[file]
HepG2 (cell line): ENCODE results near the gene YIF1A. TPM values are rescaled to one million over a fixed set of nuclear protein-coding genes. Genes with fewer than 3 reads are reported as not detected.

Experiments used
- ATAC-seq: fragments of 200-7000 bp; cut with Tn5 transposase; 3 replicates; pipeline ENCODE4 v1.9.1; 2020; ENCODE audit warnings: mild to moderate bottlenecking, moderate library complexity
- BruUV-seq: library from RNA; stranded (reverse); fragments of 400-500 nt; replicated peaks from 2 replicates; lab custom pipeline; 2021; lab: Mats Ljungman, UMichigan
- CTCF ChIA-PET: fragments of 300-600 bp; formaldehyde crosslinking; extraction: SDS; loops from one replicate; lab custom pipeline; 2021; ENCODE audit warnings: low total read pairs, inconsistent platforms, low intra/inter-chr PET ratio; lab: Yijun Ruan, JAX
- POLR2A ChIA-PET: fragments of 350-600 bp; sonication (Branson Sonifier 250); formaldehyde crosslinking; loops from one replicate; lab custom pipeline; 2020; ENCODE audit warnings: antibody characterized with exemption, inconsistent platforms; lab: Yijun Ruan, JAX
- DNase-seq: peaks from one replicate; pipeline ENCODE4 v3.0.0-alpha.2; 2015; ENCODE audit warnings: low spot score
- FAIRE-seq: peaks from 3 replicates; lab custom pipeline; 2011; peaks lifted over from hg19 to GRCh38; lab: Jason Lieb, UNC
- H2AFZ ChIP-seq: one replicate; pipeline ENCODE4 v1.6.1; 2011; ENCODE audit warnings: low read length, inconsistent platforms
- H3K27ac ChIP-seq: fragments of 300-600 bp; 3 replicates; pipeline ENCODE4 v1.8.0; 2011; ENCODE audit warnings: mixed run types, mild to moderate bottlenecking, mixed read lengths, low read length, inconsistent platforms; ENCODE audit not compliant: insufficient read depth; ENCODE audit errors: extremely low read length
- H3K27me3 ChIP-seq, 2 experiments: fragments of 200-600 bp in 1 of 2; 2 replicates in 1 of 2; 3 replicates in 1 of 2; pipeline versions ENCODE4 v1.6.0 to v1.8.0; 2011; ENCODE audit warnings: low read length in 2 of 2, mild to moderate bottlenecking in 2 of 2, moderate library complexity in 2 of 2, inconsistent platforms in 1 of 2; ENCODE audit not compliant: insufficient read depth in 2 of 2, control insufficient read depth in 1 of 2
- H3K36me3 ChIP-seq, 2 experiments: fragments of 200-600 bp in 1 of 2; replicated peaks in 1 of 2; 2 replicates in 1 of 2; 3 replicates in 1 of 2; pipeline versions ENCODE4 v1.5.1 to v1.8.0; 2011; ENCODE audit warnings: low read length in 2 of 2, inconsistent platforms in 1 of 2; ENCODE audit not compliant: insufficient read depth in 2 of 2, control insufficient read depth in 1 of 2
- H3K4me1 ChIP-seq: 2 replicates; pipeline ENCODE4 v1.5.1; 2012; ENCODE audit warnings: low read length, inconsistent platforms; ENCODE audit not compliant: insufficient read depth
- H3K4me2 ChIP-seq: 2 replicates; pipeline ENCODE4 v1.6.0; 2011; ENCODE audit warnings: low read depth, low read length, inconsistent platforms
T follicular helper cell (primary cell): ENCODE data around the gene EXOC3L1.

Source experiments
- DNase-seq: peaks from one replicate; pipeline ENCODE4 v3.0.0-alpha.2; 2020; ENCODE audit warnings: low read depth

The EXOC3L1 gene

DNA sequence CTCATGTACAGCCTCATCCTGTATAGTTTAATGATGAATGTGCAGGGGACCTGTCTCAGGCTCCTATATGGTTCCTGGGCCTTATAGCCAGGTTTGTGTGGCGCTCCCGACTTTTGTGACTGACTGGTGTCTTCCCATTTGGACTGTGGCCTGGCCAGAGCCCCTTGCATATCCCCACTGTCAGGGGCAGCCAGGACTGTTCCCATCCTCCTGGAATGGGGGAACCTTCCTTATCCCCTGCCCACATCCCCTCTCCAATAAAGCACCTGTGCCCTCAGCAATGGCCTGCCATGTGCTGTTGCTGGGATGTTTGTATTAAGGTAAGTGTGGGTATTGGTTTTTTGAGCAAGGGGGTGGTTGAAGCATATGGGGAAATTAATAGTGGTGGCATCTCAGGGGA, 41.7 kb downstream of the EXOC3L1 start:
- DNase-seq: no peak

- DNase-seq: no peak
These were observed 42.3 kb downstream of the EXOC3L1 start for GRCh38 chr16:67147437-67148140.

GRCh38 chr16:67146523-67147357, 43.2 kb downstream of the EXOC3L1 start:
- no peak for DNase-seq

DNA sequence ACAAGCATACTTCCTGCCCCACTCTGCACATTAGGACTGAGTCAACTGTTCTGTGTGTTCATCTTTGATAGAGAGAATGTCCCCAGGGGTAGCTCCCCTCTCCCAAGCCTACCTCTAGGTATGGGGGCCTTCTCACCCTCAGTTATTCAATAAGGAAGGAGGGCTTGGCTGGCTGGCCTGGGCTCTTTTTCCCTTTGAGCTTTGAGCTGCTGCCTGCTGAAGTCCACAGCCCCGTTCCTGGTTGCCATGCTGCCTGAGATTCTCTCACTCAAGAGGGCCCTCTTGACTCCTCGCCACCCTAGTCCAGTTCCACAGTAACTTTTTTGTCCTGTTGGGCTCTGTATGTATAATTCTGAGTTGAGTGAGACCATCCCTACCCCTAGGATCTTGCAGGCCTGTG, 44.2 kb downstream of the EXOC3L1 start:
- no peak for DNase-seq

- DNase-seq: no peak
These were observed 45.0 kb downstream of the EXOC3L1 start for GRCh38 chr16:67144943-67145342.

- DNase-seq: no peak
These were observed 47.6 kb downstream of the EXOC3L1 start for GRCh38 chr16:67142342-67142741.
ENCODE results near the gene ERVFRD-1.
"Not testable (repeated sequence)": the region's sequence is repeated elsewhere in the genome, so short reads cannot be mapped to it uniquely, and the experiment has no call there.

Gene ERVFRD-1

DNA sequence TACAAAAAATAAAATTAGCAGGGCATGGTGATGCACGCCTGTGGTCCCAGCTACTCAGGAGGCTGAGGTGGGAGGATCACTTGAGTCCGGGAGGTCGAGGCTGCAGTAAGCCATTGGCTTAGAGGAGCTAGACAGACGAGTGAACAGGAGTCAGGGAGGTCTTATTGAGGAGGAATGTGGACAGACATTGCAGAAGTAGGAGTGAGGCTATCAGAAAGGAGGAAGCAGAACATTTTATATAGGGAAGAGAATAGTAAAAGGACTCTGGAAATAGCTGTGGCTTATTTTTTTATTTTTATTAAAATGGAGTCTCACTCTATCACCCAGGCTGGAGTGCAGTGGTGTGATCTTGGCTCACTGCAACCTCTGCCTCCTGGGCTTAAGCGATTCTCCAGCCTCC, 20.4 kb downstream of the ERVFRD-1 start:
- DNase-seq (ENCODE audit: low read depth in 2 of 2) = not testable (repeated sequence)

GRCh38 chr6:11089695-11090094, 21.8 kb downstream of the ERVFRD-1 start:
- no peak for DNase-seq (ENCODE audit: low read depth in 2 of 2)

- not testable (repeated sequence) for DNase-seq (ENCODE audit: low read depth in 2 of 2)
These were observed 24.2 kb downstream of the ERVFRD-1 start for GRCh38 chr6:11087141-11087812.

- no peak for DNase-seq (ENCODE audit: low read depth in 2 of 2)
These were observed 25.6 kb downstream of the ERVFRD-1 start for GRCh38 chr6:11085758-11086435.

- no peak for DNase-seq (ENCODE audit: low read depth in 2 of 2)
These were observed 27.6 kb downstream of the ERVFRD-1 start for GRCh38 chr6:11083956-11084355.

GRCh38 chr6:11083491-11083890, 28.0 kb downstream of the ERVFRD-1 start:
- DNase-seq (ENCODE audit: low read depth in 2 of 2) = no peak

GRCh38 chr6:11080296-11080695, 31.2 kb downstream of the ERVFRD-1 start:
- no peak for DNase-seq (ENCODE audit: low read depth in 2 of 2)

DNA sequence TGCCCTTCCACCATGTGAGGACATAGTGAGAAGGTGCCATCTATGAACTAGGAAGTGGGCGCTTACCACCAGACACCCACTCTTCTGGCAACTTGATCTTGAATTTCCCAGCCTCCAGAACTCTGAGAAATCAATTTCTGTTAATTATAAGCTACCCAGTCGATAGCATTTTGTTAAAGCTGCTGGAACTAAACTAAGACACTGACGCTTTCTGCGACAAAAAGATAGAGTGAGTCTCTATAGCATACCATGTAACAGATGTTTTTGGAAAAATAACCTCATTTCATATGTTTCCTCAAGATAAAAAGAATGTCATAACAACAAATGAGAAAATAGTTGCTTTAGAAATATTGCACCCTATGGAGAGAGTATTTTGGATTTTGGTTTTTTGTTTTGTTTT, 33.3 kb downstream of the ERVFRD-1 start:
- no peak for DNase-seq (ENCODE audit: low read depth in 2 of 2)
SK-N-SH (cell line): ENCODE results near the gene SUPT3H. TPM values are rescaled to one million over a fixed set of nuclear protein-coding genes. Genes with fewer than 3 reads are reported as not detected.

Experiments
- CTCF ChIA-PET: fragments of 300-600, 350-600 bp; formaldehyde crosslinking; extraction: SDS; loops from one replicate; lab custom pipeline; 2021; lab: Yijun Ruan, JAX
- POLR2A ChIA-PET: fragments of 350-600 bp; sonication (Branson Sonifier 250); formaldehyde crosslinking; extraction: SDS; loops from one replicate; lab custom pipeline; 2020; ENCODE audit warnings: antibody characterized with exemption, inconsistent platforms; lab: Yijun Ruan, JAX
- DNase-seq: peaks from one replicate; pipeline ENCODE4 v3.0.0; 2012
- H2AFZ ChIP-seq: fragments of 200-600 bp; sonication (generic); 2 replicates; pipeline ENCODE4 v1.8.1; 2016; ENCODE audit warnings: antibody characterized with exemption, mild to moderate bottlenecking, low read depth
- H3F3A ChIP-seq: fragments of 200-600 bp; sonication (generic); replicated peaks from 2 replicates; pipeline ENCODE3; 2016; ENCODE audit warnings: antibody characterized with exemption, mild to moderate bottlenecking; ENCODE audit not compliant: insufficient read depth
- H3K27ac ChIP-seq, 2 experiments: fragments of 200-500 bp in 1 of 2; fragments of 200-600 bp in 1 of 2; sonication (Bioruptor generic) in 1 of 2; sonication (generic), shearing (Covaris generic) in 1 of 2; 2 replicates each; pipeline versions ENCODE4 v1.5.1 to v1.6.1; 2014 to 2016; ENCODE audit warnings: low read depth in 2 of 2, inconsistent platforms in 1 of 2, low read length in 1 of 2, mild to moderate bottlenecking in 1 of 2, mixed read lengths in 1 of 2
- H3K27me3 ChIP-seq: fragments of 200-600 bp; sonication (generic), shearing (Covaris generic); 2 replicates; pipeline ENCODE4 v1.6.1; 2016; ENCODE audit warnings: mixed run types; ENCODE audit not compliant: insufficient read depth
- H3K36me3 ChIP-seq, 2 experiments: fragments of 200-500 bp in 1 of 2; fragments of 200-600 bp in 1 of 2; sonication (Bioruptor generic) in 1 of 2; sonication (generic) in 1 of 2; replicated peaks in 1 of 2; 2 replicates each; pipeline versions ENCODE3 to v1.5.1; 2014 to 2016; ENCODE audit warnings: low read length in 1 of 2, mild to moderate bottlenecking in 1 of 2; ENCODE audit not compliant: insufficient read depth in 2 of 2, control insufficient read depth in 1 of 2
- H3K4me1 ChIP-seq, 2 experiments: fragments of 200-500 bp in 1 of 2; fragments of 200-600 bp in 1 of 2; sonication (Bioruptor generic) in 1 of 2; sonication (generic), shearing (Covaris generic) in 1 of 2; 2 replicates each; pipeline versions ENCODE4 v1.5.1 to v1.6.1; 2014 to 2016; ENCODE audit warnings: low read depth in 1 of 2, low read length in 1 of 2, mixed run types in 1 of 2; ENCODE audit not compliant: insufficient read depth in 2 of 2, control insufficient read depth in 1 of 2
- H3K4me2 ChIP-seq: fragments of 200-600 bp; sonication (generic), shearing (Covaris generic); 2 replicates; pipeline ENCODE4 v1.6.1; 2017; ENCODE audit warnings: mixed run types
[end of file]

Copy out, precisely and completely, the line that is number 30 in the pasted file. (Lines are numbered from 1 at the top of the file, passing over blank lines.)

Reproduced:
These were observed 47.6 kb downstream of the EXOC3L1 start for GRCh38 chr16:67142342-67142741.